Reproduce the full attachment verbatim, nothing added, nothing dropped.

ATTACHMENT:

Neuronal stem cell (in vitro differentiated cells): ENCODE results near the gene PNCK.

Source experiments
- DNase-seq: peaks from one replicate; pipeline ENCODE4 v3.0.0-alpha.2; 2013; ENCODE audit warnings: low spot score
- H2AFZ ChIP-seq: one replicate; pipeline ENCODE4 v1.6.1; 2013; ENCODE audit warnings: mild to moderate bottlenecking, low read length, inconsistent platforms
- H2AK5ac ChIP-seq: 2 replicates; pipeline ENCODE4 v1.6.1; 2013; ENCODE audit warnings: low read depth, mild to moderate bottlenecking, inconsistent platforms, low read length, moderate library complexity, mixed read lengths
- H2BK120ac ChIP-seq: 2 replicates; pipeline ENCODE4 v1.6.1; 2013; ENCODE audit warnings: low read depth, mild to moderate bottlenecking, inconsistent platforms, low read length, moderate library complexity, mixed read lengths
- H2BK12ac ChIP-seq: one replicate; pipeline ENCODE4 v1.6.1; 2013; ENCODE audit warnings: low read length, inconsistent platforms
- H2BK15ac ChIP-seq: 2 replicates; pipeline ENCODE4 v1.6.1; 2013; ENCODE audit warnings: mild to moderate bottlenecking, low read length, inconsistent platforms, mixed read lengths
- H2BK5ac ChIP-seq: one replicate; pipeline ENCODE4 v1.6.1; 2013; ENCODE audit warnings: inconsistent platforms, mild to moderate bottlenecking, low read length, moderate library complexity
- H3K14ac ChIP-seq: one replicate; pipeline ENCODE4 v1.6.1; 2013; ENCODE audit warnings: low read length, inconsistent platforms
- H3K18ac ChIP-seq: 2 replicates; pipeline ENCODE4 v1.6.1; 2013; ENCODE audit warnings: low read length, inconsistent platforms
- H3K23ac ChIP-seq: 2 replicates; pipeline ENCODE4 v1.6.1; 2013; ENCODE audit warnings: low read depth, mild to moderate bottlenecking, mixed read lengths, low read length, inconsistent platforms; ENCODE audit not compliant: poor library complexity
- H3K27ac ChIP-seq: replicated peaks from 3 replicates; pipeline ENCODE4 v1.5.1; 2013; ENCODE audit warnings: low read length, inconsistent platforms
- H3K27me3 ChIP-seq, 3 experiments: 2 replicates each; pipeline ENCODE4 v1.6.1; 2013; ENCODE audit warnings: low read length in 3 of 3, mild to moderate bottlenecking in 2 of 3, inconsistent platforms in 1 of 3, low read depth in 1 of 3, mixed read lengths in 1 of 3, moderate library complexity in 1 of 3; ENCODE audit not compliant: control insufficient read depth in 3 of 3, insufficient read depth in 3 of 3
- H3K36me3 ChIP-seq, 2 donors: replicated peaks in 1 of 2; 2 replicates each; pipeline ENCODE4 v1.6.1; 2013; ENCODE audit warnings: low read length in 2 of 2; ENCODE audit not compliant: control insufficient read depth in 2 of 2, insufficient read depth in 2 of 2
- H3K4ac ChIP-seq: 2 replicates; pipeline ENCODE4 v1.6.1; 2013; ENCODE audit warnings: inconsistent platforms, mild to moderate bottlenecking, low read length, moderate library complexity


Neuronal stem cell (in vitro differentiated cells): ENCODE results near the gene PNCK.

Source experiments
- DNase-seq: peaks from one replicate; pipeline ENCODE4 v3.0.0-alpha.2; 2013; ENCODE audit warnings: low spot score
- H2AFZ ChIP-seq: one replicate; pipeline ENCODE4 v1.6.1; 2013; ENCODE audit warnings: mild to moderate bottlenecking, low read length, inconsistent platforms
- H2AK5ac ChIP-seq: 2 replicates; pipeline ENCODE4 v1.6.1; 2013; ENCODE audit warnings: low read depth, mild to moderate bottlenecking, inconsistent platforms, low read length, moderate library complexity, mixed read lengths
- H2BK120ac ChIP-seq: 2 replicates; pipeline ENCODE4 v1.6.1; 2013; ENCODE audit warnings: low read depth, mild to moderate bottlenecking, inconsistent platforms, low read length, moderate library complexity, mixed read lengths
- H2BK12ac ChIP-seq: one replicate; pipeline ENCODE4 v1.6.1; 2013; ENCODE audit warnings: low read length, inconsistent platforms
- H2BK15ac ChIP-seq: 2 replicates; pipeline ENCODE4 v1.6.1; 2013; ENCODE audit warnings: mild to moderate bottlenecking, low read length, inconsistent platforms, mixed read lengths
- H2BK5ac ChIP-seq: one replicate; pipeline ENCODE4 v1.6.1; 2013; ENCODE audit warnings: inconsistent platforms, mild to moderate bottlenecking, low read length, moderate library complexity
- H3K14ac ChIP-seq: one replicate; pipeline ENCODE4 v1.6.1; 2013; ENCODE audit warnings: low read length, inconsistent platforms
- H3K18ac ChIP-seq: 2 replicates; pipeline ENCODE4 v1.6.1; 2013; ENCODE audit warnings: low read length, inconsistent platforms
- H3K23ac ChIP-seq: 2 replicates; pipeline ENCODE4 v1.6.1; 2013; ENCODE audit warnings: low read depth, mild to moderate bottlenecking, mixed read lengths, low read length, inconsistent platforms; ENCODE audit not compliant: poor library complexity
- H3K27ac ChIP-seq: replicated peaks from 3 replicates; pipeline ENCODE4 v1.5.1; 2013; ENCODE audit warnings: low read length, inconsistent platforms
- H3K27me3 ChIP-seq, 3 experiments: 2 replicates each; pipeline ENCODE4 v1.6.1; 2013; ENCODE audit warnings: low read length in 3 of 3, mild to moderate bottlenecking in 2 of 3, inconsistent platforms in 1 of 3, low read depth in 1 of 3, mixed read lengths in 1 of 3, moderate library complexity in 1 of 3; ENCODE audit not compliant: control insufficient read depth in 3 of 3, insufficient read depth in 3 of 3
- H3K36me3 ChIP-seq, 2 donors: replicated peaks in 1 of 2; 2 replicates each; pipeline ENCODE4 v1.6.1; 2013; ENCODE audit warnings: low read length in 2 of 2; ENCODE audit not compliant: control insufficient read depth in 2 of 2, insufficient read depth in 2 of 2
- H3K4ac ChIP-seq: 2 replicates; pipeline ENCODE4 v1.6.1; 2013; ENCODE audit warnings: inconsistent platforms, mild to moderate bottlenecking, low read length, moderate library complexity